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Music Educators: Passion & knowledge to entertain & educate

WBFO News photo by Eileen Buckley

Several members of this year's Buffalo Music Hall of Fame class are music educators. As a new school year begins this week, WBFO's Eileen Buckley talks to to them about teaching music and performing. 

Dr. Joe Baudo  is a retired music teacher who taught over 30-years at Sweet Home High School. 

"I was a music supervisor there," said Baudo.  "I'm an adjunct professor at the University at Buffalo also." 

As a music educator, Baudo cites the importance of music in a child's education.  But he says those seeking a career in music might have some difficulties.

"Unfortunately today they don't have the opportunities that I had when I was younger," said Baudo. "But it is still a great profession.  You don't make a lot of money doing it, but it's a great profession."

Baudo is playing jazz music and performs all across the city. The Joe Baudo Big Band performs weekly at the  Sportsmen's Tavern in Buffalo.  He was surprised to learn that one of his students has also been selected for this year's Buffalo Music Hall of Fame class.

Jack Prybylski  is also a retired music educator. He taught for more than 30-years in the Niagara Falls City School District and is a former student of Baudo. 

"It's an honor.  It's so cool," said Prybylski as he stood with his former teacher.

Baudo was proud to stand with his former student. "He's doing a bang up job in this area," noted Baudo.

"To get that love of performing and music in general. That was probably one of the greatest gifts that he gave myself and other people I graduated from high school with," said Prybylski. 

Baudo noted that Prybylski was an excellent student. "He was among many of them," said Bauo.

Prybylski is a nationally know  jazz saxophone player.  He said as an music educator, you work to pass along your passion and love for music.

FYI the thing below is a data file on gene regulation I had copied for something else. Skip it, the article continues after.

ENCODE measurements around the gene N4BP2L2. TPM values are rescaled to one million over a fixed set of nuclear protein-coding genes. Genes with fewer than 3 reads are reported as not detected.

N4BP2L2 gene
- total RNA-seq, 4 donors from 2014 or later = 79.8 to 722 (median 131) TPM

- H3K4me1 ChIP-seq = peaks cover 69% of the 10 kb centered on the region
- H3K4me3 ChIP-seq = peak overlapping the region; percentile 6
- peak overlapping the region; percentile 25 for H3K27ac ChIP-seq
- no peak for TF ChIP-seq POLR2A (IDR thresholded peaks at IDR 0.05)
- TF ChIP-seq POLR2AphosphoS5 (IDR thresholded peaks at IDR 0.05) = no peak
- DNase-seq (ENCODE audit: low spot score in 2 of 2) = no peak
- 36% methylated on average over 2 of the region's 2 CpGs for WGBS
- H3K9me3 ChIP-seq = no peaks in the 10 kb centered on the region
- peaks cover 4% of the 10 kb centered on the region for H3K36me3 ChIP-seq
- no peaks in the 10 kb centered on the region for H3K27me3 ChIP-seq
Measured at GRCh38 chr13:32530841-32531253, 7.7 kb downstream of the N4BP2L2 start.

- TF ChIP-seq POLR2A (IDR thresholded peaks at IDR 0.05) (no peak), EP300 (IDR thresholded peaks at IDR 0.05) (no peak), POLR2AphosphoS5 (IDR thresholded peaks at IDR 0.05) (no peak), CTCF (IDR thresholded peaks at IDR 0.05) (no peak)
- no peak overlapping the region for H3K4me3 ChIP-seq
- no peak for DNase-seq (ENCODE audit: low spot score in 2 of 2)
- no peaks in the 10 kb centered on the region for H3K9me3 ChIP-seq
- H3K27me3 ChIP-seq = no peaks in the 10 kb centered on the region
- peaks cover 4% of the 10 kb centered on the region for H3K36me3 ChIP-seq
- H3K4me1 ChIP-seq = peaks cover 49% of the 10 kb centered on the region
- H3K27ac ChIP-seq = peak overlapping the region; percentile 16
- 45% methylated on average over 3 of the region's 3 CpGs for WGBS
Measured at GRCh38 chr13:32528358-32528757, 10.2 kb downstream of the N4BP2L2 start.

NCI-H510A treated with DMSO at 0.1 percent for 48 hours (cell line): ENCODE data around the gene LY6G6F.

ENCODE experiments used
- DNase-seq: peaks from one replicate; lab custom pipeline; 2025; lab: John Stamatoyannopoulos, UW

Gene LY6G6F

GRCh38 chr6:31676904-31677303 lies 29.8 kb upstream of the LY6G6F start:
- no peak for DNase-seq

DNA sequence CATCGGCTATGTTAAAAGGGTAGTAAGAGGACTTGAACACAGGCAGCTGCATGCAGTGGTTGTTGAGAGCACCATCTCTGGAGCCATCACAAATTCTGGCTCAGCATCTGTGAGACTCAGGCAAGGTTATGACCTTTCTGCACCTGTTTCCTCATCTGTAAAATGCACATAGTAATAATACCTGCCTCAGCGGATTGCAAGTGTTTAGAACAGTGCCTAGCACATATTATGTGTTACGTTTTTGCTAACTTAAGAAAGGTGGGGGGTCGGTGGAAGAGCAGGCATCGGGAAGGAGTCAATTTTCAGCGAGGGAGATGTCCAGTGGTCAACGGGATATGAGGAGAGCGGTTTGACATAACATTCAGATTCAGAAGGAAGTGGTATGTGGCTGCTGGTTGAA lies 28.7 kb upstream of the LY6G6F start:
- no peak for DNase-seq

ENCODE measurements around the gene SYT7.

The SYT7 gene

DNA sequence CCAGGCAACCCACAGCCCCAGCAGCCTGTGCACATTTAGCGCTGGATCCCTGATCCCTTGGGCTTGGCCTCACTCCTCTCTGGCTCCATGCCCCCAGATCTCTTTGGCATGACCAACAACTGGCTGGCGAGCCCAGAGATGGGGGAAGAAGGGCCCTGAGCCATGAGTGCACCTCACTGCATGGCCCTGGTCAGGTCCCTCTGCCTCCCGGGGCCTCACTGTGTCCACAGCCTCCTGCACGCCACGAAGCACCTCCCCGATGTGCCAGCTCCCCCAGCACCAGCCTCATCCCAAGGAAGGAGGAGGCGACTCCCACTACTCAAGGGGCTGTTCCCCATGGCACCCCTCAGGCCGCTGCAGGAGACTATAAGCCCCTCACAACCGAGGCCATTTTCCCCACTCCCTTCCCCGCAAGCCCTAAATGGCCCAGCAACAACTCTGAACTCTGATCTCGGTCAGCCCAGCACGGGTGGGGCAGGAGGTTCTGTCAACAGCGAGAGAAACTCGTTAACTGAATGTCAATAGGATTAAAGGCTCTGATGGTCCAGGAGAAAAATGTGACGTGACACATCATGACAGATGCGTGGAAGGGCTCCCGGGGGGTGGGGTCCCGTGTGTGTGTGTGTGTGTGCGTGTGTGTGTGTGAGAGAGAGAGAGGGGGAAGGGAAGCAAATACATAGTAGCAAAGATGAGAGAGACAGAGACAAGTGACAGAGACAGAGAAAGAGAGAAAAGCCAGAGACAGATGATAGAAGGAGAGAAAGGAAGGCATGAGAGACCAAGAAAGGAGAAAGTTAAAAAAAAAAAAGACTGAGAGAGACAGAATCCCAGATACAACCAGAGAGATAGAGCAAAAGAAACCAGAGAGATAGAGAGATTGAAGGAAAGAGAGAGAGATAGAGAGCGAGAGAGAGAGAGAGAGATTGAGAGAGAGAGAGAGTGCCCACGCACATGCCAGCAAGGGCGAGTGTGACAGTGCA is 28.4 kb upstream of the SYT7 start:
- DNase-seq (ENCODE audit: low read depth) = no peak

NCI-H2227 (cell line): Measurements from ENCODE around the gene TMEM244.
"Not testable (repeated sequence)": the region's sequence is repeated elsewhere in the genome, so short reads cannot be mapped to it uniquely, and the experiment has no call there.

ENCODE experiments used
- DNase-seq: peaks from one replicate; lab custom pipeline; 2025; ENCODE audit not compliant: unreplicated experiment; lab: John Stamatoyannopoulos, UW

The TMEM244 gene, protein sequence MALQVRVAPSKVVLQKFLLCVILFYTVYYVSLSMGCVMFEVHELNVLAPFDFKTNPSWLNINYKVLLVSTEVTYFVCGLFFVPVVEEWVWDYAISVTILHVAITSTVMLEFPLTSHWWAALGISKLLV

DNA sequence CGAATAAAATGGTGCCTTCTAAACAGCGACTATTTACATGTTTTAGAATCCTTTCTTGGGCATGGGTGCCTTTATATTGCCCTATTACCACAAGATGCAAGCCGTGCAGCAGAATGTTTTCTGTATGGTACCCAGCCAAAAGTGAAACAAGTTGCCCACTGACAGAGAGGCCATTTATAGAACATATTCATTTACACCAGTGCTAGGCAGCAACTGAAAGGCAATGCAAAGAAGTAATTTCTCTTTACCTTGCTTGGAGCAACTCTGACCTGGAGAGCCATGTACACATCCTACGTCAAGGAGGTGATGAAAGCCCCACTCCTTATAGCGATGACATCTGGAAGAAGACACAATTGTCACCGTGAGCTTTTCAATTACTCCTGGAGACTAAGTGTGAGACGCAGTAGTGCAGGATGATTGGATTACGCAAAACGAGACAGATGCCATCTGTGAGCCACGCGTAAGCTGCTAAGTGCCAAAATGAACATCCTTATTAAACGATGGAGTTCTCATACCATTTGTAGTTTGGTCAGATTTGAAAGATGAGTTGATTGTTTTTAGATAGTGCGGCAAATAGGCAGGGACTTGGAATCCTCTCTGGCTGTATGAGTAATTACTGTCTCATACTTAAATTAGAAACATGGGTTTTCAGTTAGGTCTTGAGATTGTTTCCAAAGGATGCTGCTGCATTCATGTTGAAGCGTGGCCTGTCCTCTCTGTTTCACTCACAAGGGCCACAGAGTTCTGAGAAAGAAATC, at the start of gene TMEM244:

"Pretty much just trying to carrying on the tradition," stated Prybylski "Just passing on the tradition,  passing on the love for and giving back to younger individuals what I got from my teachers."

Trumpet player Joe Parisi is also a retired music educator. He taught more than 30-years in the Buffalo Public School District.  From a classroom perspective, Parisi music education is great value for students.

"I think it is just very important," said Parisi. "Music is a universal language."       
Parisi, Prybylski and Baudo all responded to the need to maintain music programs in schools.

People just need to be well-rounded, and music is one of the things the kids definitely need," said Parisi. "Today the kids are being tested to death. You know you just need to balance things out."

"School administrators need to take off the blinders.   The documentation is all there. It's been there for decades about the benefits of a music education," 

"What I always said -- being a music administrator -- you turn out a good product and it's very hard for people not to support you and give you the funds you need," said Baudo.

Credit WBFO News photo by Eileen Buckley
David Musial holds up some of his work that has been used nationally by the U.S. Department of Education and aired on MTV.

And yet another Buffalo native and music educator has also been named to the 2014 Buffalo Music Hall of Fame class. David Musial is a professor of music and music video productions in New York City.  Musical  a producer and performer.  He an expert in electronic music.  The U.S. Department of Education hired Musial to create an anti-violence campaign that aired on MTV.

"It's called Fight for your rights -- Take a stand against violence," said Musial.
Musial's work through the Education Department sends out important messages to the nation's youth.

"It gives the youth of the nation facts about violence and where you can go if you are being bullied, teen suicide, all kinds of information," said Musial.
Musical  once worked at the Catholic Diocese Daybreak Productions. He's also written local commercial  jingles.  Musial is extremely animated.  He is also the creator of cartoons including Baydog.  Musial points to his earliest experience in music right here at Saint Stanislaus Church in Buffalo.  Some of his earliest performances in music were there.

"I became a church organist in Buffalo when I was ten years old," said Musial. 

These music educators have inspired many students during their decades of teaching to bring the love and  knowledge music to entertain and educate.